On the mat // Green yogis in Linden Hills

Devanadi Yoga, a new studio near Lake Harriet, is a trailblazer in the local yoga community.

The small 525-square-foot studio, tucked behind the Bruley Center on West 43rd Street in Linden Hills, is the first yoga studio in the state to be certified by the Green Yoga Association for its environmentally friendly efforts.

The studio’s green practices include using non-VOC paint, controlling the thermostat to keep the building energy efficient and encouraging students to walk, bus or bike to class.

Tanya Boigenzahn Sowards, studio director/owner of Devanadi Yoga, said being green is “core value of the studio and it ties back to the yogic philosophy of doing no harm.”

“Minneapolis frequently ranks as one of the top green cities in the country, and minimizing our impact on the environment is important to us and our clients,” Boigenzahn Sowards said.

She has nearly 15 years of experience teaching yoga and is certified in several styles including ParaYoga, Ashtanga, Prenatal and Restorative, among others. She is one of only nine people in the world certified in ParaYoga, one of the fastest growing yoga styles in the country. Founded by Rod Stryker, it blends many ancient teachings from classical styles of yoga and Ayurveda. Each class includes chanting, meditation and pranayama (breath work).

The studio’s name is derived from the Sanskrit words “deva,” which translates as a free and shining being, and “nadi,” which means river, channel, nerves or pathways. Boigenzahn Sowards chose the name as a way to recognize all of the traditions she’s been studying over the years — yoga, Thai Yoga Bodywork, Ayurveda and energy medicine.

There’s been a big surge of interest in yoga recently with new studios popping up all over the Twin Cities. Colorado-based CorePower Yoga has been expanding at a fast pace since entering the market and now Life Time Fitness has opened a new yoga and Pilates boutique in Uptown.

So when asked what sets her studio apart, Boigenzahn Sowards said she’s focused on developing strong relationships with her students.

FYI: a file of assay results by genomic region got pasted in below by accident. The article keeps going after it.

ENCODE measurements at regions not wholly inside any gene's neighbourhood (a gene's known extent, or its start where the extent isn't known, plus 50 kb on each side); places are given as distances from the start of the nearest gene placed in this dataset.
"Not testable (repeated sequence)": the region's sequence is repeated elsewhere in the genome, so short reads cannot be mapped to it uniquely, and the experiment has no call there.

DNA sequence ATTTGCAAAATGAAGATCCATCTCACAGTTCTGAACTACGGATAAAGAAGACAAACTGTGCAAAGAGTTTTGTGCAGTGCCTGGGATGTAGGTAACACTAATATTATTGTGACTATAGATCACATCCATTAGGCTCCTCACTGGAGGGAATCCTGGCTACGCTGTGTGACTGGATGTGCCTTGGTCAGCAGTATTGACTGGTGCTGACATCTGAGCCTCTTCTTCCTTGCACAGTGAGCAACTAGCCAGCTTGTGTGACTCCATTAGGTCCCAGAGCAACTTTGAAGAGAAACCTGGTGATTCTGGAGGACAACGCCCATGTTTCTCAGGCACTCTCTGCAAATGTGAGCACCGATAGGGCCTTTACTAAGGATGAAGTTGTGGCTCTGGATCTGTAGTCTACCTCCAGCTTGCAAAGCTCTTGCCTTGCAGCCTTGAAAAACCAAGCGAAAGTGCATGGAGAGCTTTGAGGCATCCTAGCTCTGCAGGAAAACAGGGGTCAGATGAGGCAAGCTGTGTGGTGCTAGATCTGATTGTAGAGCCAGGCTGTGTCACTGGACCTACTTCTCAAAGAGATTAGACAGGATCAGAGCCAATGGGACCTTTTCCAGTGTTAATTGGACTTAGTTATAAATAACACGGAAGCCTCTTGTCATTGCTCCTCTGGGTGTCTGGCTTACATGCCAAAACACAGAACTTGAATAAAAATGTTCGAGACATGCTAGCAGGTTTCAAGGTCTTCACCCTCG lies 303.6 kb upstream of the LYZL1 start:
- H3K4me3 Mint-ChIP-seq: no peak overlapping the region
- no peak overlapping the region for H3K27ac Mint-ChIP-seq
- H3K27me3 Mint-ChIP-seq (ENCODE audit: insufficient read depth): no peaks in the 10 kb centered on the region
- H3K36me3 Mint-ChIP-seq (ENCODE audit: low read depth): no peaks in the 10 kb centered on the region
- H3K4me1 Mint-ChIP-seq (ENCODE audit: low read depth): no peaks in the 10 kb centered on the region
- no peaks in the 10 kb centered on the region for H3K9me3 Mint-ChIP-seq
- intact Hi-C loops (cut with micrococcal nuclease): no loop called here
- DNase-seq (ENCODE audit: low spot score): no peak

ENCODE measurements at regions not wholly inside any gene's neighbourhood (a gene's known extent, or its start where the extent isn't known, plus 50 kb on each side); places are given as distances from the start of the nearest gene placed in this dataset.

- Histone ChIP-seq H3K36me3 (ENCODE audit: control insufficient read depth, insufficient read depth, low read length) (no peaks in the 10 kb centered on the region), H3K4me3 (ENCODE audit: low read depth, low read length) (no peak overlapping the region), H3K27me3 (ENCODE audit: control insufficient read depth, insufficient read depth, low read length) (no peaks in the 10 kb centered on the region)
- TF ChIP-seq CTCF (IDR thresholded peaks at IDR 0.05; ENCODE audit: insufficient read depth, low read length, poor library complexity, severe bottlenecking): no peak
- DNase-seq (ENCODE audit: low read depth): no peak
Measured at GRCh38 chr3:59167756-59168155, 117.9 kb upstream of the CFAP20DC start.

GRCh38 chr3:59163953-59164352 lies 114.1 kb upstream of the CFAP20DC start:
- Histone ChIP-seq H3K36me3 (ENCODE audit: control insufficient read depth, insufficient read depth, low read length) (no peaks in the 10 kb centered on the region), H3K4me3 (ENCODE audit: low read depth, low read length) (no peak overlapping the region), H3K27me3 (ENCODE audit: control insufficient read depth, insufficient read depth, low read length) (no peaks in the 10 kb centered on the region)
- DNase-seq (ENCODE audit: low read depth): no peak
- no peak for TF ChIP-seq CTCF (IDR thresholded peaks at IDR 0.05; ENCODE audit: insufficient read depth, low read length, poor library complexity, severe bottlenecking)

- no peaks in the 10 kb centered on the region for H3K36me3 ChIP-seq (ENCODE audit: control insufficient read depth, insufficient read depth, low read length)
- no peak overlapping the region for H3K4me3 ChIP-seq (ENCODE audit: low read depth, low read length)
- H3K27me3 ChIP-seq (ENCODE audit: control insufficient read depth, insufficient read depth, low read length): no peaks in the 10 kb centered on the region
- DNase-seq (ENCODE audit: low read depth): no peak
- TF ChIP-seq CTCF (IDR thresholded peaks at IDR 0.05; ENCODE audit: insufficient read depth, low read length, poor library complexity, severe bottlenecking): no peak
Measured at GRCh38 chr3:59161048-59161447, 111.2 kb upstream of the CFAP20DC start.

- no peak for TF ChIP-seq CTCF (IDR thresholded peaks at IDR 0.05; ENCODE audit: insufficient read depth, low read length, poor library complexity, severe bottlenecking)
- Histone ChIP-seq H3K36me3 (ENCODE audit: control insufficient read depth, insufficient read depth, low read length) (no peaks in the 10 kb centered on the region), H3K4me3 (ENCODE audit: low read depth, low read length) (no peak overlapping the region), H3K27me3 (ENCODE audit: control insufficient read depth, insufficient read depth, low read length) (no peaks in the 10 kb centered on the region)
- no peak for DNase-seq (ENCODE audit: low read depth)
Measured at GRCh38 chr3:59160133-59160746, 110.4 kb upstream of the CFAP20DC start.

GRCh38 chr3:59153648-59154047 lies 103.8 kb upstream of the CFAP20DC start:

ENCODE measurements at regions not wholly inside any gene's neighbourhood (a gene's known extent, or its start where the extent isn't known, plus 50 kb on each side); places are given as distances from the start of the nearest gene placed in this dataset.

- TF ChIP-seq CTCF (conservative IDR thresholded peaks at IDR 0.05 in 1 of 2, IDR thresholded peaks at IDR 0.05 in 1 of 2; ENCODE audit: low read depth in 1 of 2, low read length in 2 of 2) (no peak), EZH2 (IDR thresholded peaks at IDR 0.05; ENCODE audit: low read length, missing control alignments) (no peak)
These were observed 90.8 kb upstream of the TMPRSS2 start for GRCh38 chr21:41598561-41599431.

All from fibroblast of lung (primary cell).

“We’re smaller,” she said. “My big commitment is that I want to know all of the students. We’re committed to building community, having people feel comfortable here, helping [them] grow their practice and identifying [their] needs.”

Classes range in size from 12 to 15 students.

Devanadi Yoga offers a wide variety of classes, everything from gentle yoga to Inner Fire Vinyasa, a more fast-paced class with advanced postures. People from a wide range of practice backgrounds, including beginners, are welcome at the studio, Boigenzahn Sowards said. Fall classes begin Sept. 13.

As for advice for newcomers to yoga, she said it’s important to be patient.

“One thing is that you have to give it some time,” she said. “You have to be willing to give yourself at least three months. Ideally, you’re doing yoga three times a week. If you’re doing other things, you got to fit it in. Be consistent and just show up and be open to whatever comes.”

In addition to classes, the studio offers teacher training programs and many wellness therapies, including Thai Yoga Bodywork, which is designed to stimulate the flow of healing energy in the body. Compared to a traditional massage, the practitioner works with the client on a variety of yoga-like stretches and does deep massaging.

“There should no goal other than that you want your client to leave feeling happier and more refreshed,” Boigenzahn Sowards said.

She got into Thai Yoga Bodywork on the West Coast after she got laid off during the dot-com bust. When she returned to Minnesota, she was one of the first people to offer the healing therapy.

Boigenzahn Sowards lives near the studio with her husband Jason Sowards (one of the brewers featured in the Journal’s cover story) and son River.

“It feels more like home to me. I really feel like I can express myself here,” she said of her new studio. “I feel more comfortable in my skin. … At the end of the day, it’s my energy — what I put into this produces the results.”

On the Mat is an occasional column in the Journal exploring the city’s yoga community.

Devanadi Yoga
2822 W. 43rd St.